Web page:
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Reporting from the AABB: What’s the Future of Therapeutic Apheresis?

Dec 17, 2014 1:00:30 PM / by James Sanchez

Standard apheresis equipment is soon to be supplanted. What are the advantages in the next generation?

At HemaCare, we are devoted to keeping up-to-date with emerging trends in bioresearch. That was one reason that you could find us at the latest annual meeting of the American Association of Blood Banks, which took place last October in Philadelphia.

apheresis Large platelets viewed under a microscope. One of the features of next-generation apheresis equipment is that more platelets are sent back to the patient. Image credit:

One point of interest was as follows: For therapeutic apheresis, in which blood is taken and then a portion is returned (to either the same person or another), what does the future hold? Specifically, what will be the equipment of choice? At the moment, many researchers employ Terumo's COBE Spectra Apheresis System. But there is change in the air. As attendee Patricia Barton, Director of Therapeutics at HemaCare, explains:

“We have new technology coming in. And so AABB had speakers discussing their experiences with the new technology, because not everyone has it at this point in time, but in the next couple years, everyone will have to switch over.”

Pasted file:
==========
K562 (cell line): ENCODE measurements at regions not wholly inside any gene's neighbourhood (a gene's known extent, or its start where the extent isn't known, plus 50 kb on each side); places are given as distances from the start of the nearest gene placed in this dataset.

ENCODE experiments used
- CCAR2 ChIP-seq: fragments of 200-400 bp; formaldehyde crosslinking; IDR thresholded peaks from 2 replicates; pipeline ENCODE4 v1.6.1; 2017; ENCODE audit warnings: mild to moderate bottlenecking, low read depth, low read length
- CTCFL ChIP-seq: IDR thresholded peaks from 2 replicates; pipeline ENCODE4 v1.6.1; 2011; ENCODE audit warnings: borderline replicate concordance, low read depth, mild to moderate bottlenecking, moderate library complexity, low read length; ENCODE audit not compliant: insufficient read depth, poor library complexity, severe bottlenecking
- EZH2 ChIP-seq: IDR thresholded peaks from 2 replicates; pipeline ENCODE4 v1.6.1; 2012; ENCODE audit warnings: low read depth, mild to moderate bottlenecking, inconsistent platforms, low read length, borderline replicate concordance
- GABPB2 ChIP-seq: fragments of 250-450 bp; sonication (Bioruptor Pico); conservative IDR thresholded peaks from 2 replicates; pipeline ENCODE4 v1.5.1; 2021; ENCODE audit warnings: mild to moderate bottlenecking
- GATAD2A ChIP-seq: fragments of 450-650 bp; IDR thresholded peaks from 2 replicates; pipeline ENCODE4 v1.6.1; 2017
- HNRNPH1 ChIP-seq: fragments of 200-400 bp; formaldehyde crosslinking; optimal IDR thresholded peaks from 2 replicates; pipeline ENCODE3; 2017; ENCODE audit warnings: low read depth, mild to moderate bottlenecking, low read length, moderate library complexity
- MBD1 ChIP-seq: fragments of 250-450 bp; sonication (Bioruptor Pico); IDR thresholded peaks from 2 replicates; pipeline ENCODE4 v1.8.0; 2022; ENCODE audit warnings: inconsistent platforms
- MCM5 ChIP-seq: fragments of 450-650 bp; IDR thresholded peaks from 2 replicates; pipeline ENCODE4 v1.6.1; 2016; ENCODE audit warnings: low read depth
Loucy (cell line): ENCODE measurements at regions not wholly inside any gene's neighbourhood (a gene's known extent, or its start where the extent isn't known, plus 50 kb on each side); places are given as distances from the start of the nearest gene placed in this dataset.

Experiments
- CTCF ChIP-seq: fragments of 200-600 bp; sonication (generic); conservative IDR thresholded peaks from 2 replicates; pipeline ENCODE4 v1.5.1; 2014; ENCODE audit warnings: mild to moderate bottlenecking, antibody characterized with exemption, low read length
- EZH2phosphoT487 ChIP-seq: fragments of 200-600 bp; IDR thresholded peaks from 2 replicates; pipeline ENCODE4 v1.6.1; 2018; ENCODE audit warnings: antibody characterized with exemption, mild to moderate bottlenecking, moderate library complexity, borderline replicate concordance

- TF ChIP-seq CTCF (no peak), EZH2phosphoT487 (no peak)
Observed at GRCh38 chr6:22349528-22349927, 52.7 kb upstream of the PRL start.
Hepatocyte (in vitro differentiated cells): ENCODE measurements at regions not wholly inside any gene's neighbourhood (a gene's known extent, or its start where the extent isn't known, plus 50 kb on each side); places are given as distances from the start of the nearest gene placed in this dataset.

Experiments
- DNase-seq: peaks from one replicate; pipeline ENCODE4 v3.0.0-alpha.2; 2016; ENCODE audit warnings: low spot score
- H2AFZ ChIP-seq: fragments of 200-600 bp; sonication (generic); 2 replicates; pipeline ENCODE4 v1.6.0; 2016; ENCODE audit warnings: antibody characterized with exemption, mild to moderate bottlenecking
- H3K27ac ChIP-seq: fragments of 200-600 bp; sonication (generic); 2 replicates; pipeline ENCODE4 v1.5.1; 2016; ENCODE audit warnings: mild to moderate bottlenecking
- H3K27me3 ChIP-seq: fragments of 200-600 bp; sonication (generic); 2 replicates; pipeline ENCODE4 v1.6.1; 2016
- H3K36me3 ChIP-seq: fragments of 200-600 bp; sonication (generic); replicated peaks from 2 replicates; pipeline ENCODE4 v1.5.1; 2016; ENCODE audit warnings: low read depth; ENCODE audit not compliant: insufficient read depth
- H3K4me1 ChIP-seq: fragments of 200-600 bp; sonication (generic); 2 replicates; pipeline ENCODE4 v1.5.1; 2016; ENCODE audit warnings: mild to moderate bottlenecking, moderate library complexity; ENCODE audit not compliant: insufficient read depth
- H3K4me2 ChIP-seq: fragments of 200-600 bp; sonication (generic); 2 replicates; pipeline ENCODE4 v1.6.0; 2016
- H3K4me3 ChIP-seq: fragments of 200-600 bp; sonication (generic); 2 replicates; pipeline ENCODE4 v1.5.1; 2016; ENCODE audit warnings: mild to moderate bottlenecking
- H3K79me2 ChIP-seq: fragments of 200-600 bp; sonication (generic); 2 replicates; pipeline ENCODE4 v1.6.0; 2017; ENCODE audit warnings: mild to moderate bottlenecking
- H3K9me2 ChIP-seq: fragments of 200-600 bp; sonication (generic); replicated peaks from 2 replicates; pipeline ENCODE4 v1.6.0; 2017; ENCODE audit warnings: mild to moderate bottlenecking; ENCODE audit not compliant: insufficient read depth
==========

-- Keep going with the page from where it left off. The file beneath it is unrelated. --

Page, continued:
At the AABB meeting, Dr. Shanna Morgan of the University of Minnesota Medical Center discussed properties of the Amicus Separator, provided by Fenwal, while Dr. Anand Padmanabhan presented on Terumo's new Spectra Optia.

One of the most attractive features of the new machines is that they give cleaner products; "contaminants" such as red blood cells are in lower amounts. The volumes are more concentrated, too, which facilitates storage. Automation and user-friendly features were noted, as well. What's more, the next-generation equipment is safer to the extent that they spare platelets, sending more of them back to the patient.

HemaCare appreciated the opportunity to attend this helpful discussion at the AABB which took a look at the old standby for apheresis, as well as the "new blood" that promises to be widely used in the very near future. In HemaCare's experience, all three systems feature advantages, as well as drawbacks. In any event, we are proud to provide donor-supplied material, including platelets, plasma, and serum, to name a few.

Topics: Apheresis, Cell Therapy, Platelets, Red Blood Cells, Serum, Plasma

James Sanchez

Written by James Sanchez

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